Complaint: Misrepresentation of what is required under Florida Law. I informed Front Line Insurance and the Ormond Agency that I would not renew our homeowner's policy on the due date. Someone from the Ormond Agency phoned me and informed me that if I did not provide proof of new insurance on our home that they would turn over to a collection agency the amount due for the policy I informed them I would not renew. The person with whom I spoke informed me that "Florida Law" required them to turn over to a collection agency the amount due on the policy that we were not renewing.
Today (03-06-13) I went to the Ormond Agency and asked for proof that "Florida Law" required them to turn over to a collection agency the amount due on the policy that we were not renewing. The persons with whom I spoke today stated that they had no policy of turning over to a collection agency collections for policies not renewed. I was then informed that nonrenewals of policies resulted in notices of "cancellation due to nonpayment." I informed them that I was not cancelling our policy, but rather declining to renew it and certainly not refusing payment. This information led to a repeat statement that they would issue a notice of "cancellation due to nonpayment."
The person with whom I last spoke told me that they did not turn over to a collection agency accounts terminated because of nonrenewals. I was not given an answer to my question "Why did someone from your agency tell me that you were compelled by Florida Law to turn me over to a collection agency for nonpayment when I simply chose to not renew our policy." I was informed that no one from their agency would make such a claim.
I am of reasonably sound mind, have considerable education and so far as I know do not hallucinate. My impression of the phone conversation I had with a person from the Ormond Agency is that the person attempted to scare me into submitting to a sales presentation at their office when I complied and brought in proof of new insurance. I very much resent sales tactics designed to frighten and bully.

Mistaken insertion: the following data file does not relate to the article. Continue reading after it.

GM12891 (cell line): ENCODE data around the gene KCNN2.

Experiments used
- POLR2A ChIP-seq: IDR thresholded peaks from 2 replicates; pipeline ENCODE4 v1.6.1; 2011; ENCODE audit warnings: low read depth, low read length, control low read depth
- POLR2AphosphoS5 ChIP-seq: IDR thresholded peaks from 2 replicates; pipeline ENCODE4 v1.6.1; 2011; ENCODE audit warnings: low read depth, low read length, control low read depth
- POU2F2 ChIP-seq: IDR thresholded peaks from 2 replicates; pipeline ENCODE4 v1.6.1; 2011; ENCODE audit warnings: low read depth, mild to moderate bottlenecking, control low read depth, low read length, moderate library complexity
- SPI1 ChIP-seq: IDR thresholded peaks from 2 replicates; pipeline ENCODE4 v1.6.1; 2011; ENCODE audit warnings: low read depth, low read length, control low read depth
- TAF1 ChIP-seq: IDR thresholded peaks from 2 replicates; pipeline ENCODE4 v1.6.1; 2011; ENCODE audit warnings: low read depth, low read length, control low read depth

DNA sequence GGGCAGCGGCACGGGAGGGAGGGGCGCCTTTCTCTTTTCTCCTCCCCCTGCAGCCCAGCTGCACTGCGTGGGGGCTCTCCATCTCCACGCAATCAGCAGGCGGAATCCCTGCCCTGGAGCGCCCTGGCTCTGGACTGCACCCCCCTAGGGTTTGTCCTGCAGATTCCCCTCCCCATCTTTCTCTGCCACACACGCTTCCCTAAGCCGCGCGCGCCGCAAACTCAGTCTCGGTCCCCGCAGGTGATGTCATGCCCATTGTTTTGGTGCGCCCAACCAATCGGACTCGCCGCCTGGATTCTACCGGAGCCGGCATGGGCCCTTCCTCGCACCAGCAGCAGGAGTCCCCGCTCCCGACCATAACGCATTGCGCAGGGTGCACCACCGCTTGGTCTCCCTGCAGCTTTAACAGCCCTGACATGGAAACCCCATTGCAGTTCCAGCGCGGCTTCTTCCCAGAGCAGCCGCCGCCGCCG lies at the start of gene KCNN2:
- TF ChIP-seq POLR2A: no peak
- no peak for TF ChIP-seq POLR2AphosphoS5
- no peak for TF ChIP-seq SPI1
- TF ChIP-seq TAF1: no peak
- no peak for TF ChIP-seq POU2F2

I suffered no finical loss from this unfortunate experience (at least as far as I know).
I expect a formal apology for the unsuccessful sales scare tactics and a record of the Ormond Agency's behavior.
Business' Initial Response To whom this may concern:
I do believe there was some minor miscommunication between the client and our employee, however our employee's choice of words were poor and obviously offensive to the client, and for that, we sincerely apologize. This is not a normal practice of our agency and the employee involved has been reprimanded accordingly. A formal apology has been sent (via mail) to Mr. ****** as well.
Consumer's Final Response I do not accept the "linguistic fig leaf" from the person at the Ormond Agency. There was no "miscommunication" between me and the person with whom I spoke. I have an earned Ph.D. in communication and for sure know when people have a "miscommunication". I understood exactly what the Ormond Agency's sales person was attempting to communicate. I repeatedly questioned her about the alleged Florida law that "required me to submit proof of insurance on our home" and she repeatedly assured me that such a law existed. The Ormond Agency's sales person repeatedly insisted that I had to come to their office with my proof of insurance. As you can discover for yourself, no such Florida law exists. Repeatedly offering the same blatant misrepresentation of Florida law significantly reduces the chance for "miscommunication". I very much resent language that reduces a blatant effort to pressure me into subjecting myself to a sales effort into a "misunderstanding". What is wrong with simply admitting an unethical and offensive sales attempt did not succeed? The reply from the Ormond Agency shows me their concern is with "covering up" an offensive practice and not with accepting responsibility for their actions.
Complaint Resolution: BBB determined that despite the company's reasonable effort to address complaint issues, the consumer remained dissatisfied.